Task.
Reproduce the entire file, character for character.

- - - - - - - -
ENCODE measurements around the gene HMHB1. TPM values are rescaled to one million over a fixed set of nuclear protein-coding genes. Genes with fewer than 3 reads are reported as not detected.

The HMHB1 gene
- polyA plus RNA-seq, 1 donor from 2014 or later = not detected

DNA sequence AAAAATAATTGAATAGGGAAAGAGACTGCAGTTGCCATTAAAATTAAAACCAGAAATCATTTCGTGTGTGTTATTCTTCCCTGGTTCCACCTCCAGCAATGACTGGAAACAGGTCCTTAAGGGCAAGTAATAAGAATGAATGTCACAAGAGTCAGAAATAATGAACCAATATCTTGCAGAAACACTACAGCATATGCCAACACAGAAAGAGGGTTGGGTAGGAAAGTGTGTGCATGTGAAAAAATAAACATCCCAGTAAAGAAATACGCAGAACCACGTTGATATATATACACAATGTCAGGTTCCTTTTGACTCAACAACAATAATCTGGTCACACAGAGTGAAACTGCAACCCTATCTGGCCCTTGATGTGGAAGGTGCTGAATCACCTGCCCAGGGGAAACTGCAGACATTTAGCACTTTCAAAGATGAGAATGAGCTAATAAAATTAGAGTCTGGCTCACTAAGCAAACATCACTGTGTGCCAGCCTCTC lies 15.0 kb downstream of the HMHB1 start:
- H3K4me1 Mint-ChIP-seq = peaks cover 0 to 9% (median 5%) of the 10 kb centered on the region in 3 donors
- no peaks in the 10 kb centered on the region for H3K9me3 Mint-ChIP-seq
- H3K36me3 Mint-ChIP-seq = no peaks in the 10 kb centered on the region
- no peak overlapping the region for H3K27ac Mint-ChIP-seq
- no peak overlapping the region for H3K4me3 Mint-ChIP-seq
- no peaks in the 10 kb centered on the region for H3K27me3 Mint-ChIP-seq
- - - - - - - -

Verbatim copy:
ENCODE measurements around the gene HMHB1. TPM values are rescaled to one million over a fixed set of nuclear protein-coding genes. Genes with fewer than 3 reads are reported as not detected.

The HMHB1 gene
- polyA plus RNA-seq, 1 donor from 2014 or later = not detected

DNA sequence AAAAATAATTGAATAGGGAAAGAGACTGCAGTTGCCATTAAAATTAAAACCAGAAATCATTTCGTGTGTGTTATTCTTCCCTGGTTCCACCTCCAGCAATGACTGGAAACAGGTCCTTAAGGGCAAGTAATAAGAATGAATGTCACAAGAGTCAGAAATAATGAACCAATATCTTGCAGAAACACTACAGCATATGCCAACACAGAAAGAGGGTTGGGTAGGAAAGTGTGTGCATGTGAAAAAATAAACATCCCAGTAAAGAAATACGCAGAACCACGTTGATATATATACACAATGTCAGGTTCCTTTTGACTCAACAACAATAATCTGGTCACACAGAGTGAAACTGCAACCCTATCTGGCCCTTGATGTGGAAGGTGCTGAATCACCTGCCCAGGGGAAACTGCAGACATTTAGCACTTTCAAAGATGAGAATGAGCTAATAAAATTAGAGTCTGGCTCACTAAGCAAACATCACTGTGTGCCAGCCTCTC lies 15.0 kb downstream of the HMHB1 start:
- H3K4me1 Mint-ChIP-seq = peaks cover 0 to 9% (median 5%) of the 10 kb centered on the region in 3 donors
- no peaks in the 10 kb centered on the region for H3K9me3 Mint-ChIP-seq
- H3K36me3 Mint-ChIP-seq = no peaks in the 10 kb centered on the region
- no peak overlapping the region for H3K27ac Mint-ChIP-seq
- no peak overlapping the region for H3K4me3 Mint-ChIP-seq
- no peaks in the 10 kb centered on the region for H3K27me3 Mint-ChIP-seq